If you don’t want to write a realist novel, that’s not who or what you are. Work out the kind of novel you want to write, that you’re best suited for and do that one instead. It’s likelier to be more interesting. It might be awful but it won’t be a clone. Better to be brilliantly bad with your first novel than competently clone-like.
Things that are your obstacles often turn out not to be. Things you think are stopping you from writing, these distractions, can feed into your work in positive ways. You just may not know it yet. Things you don’t want to discuss—your scars, your shadows, your psychological baggage from childhood. It’s useful. It’s therapeutic to deploy them. You kind of win by using them. You can give them a right to exist but actually give them a job to do as an informant about reality, about language, about the human heart. 

Most Read on Joyland 2015!

I'm dead chuffed that my story 'Swimming through whales' is one of Joyland Magazine's most read stories of 2015! It's also the most read story in Joyland Toronto. 

I was this close to giving up on that story. I felt like it wasn't saying anything.

It had lost its effect on me.

Thankfully I stuck it in a drawer for a couple months, and my brain did that wonderful thing where it hit the reset button on it. When I returned to it, I remembered what I liked about it so much. Particularly her; this distracted, distressed woman. 

I've been so touched by the people who have sought out different ways to tell me how much this story means to them. It makes me so happy I didn't give up on it when my Fuck It energy was at its highest. The story (and me!) just needed some space. To breathe, to ferment.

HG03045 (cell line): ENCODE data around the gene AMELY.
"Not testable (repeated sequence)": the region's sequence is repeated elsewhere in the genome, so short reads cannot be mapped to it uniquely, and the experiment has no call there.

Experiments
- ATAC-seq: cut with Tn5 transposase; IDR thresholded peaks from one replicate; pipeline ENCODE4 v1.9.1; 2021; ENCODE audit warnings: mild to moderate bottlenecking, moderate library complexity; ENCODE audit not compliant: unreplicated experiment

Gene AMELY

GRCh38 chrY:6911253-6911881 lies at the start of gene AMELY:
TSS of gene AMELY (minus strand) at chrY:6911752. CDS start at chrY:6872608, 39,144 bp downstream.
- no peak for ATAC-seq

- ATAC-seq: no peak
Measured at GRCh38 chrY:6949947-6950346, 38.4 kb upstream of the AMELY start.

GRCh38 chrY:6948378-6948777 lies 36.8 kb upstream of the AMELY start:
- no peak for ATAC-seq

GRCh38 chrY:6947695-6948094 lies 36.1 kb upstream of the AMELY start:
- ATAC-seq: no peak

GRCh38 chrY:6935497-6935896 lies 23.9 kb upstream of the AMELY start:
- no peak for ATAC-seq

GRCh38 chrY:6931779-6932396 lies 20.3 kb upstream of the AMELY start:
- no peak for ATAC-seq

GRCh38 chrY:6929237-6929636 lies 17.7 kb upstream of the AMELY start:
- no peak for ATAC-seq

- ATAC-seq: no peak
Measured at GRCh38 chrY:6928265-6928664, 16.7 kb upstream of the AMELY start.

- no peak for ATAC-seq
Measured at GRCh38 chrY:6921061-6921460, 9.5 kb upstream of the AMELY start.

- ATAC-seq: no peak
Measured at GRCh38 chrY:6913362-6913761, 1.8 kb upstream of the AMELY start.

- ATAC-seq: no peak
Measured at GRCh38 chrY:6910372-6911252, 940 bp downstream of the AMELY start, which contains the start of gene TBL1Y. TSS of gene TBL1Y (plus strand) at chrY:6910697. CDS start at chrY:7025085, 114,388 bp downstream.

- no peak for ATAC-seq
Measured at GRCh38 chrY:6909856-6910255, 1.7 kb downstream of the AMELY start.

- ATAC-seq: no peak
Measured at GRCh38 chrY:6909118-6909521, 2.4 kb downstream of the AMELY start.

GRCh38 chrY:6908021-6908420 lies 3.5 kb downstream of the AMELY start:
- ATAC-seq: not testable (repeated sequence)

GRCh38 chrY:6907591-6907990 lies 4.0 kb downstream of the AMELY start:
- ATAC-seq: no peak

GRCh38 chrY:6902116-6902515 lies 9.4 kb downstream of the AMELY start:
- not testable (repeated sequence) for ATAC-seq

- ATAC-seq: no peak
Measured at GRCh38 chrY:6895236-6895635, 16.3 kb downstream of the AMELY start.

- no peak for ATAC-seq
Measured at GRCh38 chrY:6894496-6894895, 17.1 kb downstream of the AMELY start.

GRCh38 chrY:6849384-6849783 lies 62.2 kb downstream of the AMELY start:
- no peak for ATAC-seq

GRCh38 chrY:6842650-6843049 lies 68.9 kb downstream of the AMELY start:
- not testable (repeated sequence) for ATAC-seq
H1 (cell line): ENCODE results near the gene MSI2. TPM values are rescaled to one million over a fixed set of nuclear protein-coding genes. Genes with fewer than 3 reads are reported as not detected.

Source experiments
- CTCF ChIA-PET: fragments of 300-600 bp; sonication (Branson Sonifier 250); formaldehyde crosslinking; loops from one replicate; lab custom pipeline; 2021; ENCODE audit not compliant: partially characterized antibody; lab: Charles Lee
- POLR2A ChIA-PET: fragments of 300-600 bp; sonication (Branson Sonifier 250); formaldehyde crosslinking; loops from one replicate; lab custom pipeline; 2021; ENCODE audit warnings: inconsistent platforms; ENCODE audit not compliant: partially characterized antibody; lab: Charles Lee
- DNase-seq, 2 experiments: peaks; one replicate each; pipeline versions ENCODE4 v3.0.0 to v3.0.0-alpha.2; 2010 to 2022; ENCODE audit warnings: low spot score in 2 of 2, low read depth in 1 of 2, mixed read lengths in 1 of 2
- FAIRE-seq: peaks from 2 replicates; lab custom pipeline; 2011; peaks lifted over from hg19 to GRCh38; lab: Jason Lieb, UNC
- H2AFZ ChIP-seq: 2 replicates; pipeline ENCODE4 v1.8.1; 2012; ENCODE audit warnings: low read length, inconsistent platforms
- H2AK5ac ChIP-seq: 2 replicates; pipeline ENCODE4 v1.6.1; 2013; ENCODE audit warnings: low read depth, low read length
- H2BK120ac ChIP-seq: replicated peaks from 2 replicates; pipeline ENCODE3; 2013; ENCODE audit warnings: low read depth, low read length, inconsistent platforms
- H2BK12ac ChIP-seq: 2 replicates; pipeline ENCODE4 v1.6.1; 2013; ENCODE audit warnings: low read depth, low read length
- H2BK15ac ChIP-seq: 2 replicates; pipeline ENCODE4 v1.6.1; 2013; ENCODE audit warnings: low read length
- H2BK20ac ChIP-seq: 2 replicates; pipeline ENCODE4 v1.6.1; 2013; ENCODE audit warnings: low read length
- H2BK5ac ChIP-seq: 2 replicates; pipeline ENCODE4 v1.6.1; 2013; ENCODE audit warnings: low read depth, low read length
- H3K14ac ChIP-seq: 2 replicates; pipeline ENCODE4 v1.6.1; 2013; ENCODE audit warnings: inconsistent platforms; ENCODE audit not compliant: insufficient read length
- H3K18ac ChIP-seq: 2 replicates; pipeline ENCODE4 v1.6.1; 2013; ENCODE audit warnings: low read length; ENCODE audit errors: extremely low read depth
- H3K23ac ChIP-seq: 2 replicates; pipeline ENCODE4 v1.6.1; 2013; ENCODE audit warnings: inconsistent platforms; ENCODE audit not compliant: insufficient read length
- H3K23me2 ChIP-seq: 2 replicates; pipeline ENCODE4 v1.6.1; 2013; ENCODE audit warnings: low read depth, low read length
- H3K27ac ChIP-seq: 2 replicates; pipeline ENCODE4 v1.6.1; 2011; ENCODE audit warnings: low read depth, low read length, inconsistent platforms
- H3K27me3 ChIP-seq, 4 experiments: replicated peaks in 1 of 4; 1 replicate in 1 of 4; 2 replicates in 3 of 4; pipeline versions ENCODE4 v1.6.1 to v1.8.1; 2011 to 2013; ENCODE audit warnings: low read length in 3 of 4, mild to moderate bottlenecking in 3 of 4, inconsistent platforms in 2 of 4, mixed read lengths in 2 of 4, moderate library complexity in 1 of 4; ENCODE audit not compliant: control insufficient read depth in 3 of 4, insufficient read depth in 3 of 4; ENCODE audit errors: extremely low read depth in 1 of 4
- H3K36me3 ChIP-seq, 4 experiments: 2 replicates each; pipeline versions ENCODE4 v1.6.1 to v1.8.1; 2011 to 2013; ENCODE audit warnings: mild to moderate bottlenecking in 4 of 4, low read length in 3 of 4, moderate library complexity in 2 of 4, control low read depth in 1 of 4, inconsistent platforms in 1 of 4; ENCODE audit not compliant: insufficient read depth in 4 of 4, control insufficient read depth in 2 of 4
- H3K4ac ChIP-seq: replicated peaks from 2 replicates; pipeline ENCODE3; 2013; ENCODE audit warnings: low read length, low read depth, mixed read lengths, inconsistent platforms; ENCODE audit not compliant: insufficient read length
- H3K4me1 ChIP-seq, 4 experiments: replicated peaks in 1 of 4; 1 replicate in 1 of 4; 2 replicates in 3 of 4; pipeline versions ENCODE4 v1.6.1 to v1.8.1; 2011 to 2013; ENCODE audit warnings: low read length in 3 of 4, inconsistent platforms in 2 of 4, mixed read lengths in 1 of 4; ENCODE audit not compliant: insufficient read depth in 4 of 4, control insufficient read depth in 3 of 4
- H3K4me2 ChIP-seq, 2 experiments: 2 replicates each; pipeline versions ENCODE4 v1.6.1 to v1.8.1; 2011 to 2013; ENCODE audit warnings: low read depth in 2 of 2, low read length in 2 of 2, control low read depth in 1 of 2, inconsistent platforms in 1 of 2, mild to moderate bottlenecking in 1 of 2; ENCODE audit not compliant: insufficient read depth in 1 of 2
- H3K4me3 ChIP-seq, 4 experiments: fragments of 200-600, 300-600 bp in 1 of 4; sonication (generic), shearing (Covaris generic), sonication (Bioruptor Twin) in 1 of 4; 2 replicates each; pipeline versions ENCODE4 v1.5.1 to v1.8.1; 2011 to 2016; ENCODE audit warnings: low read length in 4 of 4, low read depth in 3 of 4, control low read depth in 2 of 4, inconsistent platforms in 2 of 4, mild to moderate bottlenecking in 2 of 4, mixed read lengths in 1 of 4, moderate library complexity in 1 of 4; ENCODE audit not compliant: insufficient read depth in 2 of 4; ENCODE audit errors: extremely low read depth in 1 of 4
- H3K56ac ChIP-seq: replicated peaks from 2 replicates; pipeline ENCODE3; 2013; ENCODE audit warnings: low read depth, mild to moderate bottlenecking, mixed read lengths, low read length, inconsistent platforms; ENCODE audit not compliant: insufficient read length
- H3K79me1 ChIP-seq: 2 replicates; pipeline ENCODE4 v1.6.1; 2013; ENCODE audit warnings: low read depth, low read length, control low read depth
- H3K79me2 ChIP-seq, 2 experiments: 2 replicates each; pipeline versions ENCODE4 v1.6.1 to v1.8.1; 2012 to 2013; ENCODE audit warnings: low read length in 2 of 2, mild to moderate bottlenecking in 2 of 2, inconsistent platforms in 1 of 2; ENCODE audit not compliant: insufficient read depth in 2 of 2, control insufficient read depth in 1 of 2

Thank you, Joyland, for seeing something special in it. I'm so happy it found such a great home.



First, a story should be a conversation a writer has with herself

Lately I've been having great conversations with my students about why we write. There are endless responses to this question, but one that pops up again and again is the idea of "being part of a conversation". The "conversation" meaning any number of things. I think most of the time it's "the conversation about what it means to be human".

But lately I've been wondering if this is something I need to reframe for myself. When you're first starting out, developing your writing practice, doing all that lonely work of trying to find your voice (which is buried underneath clunky dialogue and bad impersonations of George Saunders or Heather O'Neill), if part of you is actively writing to be "part of a conversation", you run the risk of writing for an outer audience, no matter how much you convince yourself you're not. Because your stated end goal involves an audience.

I had this mini revelation while folding laundry last night: I think I want to write to have a conversation with myself. Or, at least I think that's what I've actually done in the stories I love the most, the ones that tug at me the hardest. I was writing to myself. Full stop.

When I write this way, I think it will move me more, which in turn, will move the reader more, if and when the story goes out into the world. 

Once it's out there, then it can be part of "the conversation". It should be part of the conversation. But I think until then, a story needs to be a conversation a writer has with herself.

Colum McCann's Letter to a Young Writer

McCann has shared some exquisite writing advice on the official blog of The Story Prize. If this doesn't get your ass in a chair, I'm not sure what would: